Live Streaming: 10 Key Things for Teaching Staff

Live streaming from teaching spaces allows one-way teaching delivery to both in-room and online students simultaneously. The guidance below lists 10 Key Things for teaching staff when using these rooms for Live Streaming.

Illustration depicting live streaming with students in person and students online.


Ensure you have planned your session in advance and all students have been informed about the logistics and format of the session and what is expected of them.


 1. Room Information
Check the facilities available in the room before your teaching session by visiting the University of Leeds Rooms Information Page. All rooms equipped with live streaming have a minimum silver status category which means they have audio, video and lecture capture recording capabilities.


2. Duo two-factor authentication
When logging in to the lectern PC remember to have your own device with you with the Duo Security app installed. This is used to authenticate your log in to platforms like Minerva and Virtual Classrooms.


3. Set-up Video and Microphone
Use the control panel on the lectern to check your audio and video settings. Use the re-chargeable lapel microphone provided and check the volume. It is important to use the lapel microphone as lecture capture recordings rely on the use of this microphone and the audio is clearer for both in-room students and remote students. If there is no lapel microphone in the room use the in-built microphones at the lectern but be mindful that you if you step away from the lectern the audio levels will decrease. Consider lighting in the room.


4. Virtual Classroom
Launch the platform of your choice so online learners can connect using Microsoft Class Teams, Microsoft Webinar, Zoom or Collaborate Ultra. Online students should already have joining instructions for your session and know how to interact during the session. The Teams and Zoom desktop application should be installed on lectern PCs to make it easier for you to start your online session when you are in-room. You would need to access Collaborate Ultra through your Minerva module.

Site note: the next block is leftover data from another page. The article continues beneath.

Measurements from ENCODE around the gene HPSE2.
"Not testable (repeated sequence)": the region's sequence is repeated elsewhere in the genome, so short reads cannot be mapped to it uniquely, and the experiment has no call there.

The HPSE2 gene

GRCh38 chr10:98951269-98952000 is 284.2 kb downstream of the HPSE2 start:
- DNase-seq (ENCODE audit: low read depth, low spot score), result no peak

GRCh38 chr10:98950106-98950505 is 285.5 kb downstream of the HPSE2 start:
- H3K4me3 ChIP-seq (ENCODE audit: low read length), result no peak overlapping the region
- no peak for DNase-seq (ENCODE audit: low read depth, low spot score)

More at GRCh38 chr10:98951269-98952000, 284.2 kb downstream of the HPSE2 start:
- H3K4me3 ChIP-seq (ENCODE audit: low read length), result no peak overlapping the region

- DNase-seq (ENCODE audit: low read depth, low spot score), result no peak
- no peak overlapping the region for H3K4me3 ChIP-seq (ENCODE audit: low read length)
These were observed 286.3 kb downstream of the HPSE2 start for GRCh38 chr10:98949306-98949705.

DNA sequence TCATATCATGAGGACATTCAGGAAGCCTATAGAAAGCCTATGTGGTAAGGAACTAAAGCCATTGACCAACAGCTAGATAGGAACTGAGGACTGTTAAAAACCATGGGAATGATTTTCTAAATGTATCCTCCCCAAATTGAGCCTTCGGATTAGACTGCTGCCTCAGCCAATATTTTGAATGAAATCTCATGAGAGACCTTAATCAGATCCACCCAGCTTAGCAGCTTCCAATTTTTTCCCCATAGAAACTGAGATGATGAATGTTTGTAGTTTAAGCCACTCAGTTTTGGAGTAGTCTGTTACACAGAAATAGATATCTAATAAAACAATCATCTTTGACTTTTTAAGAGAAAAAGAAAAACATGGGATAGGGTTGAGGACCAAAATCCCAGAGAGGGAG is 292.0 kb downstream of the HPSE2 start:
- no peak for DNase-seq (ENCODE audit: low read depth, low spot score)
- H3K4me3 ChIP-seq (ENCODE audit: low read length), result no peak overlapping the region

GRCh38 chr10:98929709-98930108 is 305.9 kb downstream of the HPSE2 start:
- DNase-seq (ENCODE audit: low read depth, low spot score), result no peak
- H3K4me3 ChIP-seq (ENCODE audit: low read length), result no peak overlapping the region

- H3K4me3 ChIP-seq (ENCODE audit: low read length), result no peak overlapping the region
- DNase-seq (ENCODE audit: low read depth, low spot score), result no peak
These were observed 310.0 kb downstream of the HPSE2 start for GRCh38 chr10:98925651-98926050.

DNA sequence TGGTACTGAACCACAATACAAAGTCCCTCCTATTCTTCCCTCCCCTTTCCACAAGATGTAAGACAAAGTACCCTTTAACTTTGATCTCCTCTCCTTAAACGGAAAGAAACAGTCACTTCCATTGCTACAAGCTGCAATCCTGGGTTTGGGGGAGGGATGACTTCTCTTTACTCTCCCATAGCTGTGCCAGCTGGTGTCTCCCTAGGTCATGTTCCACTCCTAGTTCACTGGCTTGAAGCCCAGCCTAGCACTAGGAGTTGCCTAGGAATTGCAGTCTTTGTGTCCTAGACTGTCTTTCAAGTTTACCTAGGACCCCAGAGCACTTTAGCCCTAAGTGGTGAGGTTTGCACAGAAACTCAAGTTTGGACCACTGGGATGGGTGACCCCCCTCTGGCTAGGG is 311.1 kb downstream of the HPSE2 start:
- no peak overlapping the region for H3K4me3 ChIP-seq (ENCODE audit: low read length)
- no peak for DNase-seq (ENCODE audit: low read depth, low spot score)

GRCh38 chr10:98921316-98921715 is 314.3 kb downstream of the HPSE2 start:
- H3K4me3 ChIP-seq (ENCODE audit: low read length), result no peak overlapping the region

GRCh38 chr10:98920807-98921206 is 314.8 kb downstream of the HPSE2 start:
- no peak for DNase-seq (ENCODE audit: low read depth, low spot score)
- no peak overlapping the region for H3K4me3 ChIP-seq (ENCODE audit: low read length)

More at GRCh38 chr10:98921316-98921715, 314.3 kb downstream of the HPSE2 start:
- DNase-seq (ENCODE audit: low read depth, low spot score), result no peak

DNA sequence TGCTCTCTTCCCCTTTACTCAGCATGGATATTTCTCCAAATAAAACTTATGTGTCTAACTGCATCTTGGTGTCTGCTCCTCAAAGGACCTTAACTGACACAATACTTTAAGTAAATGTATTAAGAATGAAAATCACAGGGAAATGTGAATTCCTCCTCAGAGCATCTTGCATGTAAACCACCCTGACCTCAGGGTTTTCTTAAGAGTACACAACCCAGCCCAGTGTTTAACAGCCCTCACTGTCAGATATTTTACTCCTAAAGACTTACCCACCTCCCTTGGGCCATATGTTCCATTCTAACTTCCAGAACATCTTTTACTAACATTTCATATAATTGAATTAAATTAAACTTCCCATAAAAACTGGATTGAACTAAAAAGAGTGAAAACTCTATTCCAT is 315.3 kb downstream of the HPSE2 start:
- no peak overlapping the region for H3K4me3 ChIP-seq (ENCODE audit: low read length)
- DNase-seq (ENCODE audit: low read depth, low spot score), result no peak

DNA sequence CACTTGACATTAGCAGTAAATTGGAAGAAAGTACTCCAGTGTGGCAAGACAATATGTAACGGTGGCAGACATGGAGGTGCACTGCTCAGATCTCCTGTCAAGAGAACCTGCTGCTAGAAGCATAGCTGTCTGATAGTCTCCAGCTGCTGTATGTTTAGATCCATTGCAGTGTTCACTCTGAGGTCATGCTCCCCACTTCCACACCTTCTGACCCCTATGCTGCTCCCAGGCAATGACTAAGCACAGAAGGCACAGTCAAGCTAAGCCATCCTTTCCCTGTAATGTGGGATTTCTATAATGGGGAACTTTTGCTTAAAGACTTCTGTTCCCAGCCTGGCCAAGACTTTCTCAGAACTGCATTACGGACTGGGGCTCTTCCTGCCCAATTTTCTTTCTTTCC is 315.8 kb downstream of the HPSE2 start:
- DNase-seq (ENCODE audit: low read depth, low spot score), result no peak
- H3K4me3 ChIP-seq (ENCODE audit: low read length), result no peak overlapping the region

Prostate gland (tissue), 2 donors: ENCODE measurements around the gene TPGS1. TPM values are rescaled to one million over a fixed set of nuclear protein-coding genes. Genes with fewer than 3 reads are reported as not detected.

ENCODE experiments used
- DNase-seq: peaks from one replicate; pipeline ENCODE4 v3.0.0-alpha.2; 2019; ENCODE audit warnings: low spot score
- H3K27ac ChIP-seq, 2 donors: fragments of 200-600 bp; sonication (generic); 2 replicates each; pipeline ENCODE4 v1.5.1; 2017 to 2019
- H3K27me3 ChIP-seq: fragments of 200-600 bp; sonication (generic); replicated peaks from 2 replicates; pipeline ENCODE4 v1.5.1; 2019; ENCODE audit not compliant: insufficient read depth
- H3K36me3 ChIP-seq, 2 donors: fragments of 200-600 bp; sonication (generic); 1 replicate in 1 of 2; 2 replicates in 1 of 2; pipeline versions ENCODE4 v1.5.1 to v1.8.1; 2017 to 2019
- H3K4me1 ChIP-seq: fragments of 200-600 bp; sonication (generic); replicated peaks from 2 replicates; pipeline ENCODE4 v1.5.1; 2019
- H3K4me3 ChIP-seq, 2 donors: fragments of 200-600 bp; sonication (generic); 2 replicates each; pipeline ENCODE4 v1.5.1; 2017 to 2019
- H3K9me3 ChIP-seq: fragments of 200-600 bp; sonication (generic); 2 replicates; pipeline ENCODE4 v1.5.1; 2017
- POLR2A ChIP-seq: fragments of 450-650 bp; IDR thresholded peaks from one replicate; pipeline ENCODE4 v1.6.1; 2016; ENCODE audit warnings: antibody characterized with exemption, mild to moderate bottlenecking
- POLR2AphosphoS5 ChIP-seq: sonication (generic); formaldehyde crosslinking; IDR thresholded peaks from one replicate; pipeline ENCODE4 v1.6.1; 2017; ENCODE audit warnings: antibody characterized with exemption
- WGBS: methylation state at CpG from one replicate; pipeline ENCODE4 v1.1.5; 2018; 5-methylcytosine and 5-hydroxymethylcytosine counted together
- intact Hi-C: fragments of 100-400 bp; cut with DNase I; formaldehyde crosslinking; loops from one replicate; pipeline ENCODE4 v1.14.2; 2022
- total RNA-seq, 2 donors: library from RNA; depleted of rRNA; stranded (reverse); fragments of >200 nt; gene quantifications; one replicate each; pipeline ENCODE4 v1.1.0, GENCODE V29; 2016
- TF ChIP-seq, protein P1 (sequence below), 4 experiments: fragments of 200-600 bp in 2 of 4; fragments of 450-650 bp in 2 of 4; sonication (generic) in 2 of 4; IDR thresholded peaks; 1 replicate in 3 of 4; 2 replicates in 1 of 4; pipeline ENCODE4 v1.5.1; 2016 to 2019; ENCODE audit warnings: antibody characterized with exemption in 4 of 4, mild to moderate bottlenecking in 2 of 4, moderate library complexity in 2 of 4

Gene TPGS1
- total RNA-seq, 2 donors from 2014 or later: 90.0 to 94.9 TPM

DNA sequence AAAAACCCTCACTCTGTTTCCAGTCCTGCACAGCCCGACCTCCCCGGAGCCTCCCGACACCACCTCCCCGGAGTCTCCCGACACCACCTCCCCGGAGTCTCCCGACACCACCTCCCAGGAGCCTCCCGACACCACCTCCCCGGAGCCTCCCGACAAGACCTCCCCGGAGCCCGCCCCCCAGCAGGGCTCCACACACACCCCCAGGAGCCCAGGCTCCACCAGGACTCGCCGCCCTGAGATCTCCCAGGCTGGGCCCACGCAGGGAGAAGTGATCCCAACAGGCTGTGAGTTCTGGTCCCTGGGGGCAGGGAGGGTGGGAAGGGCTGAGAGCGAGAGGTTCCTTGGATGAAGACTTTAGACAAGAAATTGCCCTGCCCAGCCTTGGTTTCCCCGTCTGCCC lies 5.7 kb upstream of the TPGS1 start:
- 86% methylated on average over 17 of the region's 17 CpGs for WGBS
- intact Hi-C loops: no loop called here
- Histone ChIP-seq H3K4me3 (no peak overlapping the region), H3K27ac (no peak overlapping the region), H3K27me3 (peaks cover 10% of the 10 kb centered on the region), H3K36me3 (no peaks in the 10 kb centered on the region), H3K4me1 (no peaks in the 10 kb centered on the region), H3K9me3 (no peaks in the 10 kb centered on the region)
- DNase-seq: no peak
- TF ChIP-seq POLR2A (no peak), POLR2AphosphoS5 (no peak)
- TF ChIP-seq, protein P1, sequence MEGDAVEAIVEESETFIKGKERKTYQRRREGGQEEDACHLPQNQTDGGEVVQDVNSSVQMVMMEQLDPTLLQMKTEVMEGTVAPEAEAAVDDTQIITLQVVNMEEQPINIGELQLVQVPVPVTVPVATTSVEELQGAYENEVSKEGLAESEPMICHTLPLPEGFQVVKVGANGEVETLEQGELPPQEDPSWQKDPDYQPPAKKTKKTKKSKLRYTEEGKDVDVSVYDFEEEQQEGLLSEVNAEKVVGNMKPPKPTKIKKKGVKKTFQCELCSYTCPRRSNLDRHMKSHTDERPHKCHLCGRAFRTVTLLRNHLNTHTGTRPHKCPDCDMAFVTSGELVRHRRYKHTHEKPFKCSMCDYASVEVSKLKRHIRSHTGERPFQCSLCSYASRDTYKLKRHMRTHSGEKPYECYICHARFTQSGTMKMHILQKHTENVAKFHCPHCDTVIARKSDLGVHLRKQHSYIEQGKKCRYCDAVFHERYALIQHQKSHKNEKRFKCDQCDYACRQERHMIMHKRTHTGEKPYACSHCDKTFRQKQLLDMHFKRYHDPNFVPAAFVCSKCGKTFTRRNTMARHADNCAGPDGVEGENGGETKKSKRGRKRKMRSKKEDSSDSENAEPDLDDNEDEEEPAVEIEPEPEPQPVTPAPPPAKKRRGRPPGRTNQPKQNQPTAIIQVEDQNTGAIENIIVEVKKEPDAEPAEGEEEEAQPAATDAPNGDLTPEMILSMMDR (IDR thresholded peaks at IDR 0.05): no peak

Do a quick microphone check with students at the back of the room and students online to ensure the microphone is set up properly.


5. Lecture Capture Recordings
If your session has been timetabled for lecture capture then recordings will automatically be scheduled: you will see the red light turn on at the start of your session. If you need to manually start a lecture capture recording use Record Now. Remember you can pause and resume the recording using the button on the lectern or the Record Now software.

Please use lecture capture recordings rather than the recording features in your Virtual Classroom as these are easily made available in Minerva via Mediasite and include captioning.


6. Presentation
Online students will see what is being presented with them in the Virtual Classroom (you will use the share content option within your chosen Virtual Classroom). To ensure your in-room and online students see the same content, share the content with your online students and remember to present the same content to the projected teaching wall so your in-room students can see it too.


7. In-room student devices
If you want your in-room students to connect to the Virtual Classroom, you will need to ask them to turn off the microphone and speaker on their device otherwise you will get audio feedback (echoes) in the actual room.


8. Addressing Students
Ensure you address both students in the room and those online. You may want to reiterate guidance already given to online students and remind them that you may not be able to monitor any online chat or activities. If you are providing the opportunity to receive questions from students, think about scheduling these in at certain times during the session to help you to manage expectations around responses.


9. Inclusivity
If you are taking questions from in-room students repeat the question loudly for online students before answering. This will also be included in the recording with captioning which supports accessibility.


10. Online Activities
Consider the methods by which you want to gather questions from students. They could post on a Padlet wall, collaborative document, virtual whiteboard (sticky notes), post a question in chat, or use a Top Hat discussion forum. Be mindful that introducing more online activities whilst teaching to in-room students and online students can be challenging and may place unnecessary demands and distractions on you. Communicating one method to students to receive questions may be the best approach if you are unfamiliar with Live Streaming. Allow students to continue with their questions, feedback, reflections online and refer to these to help you plan your next Live Streaming session.


Technical Difficulties

Further resources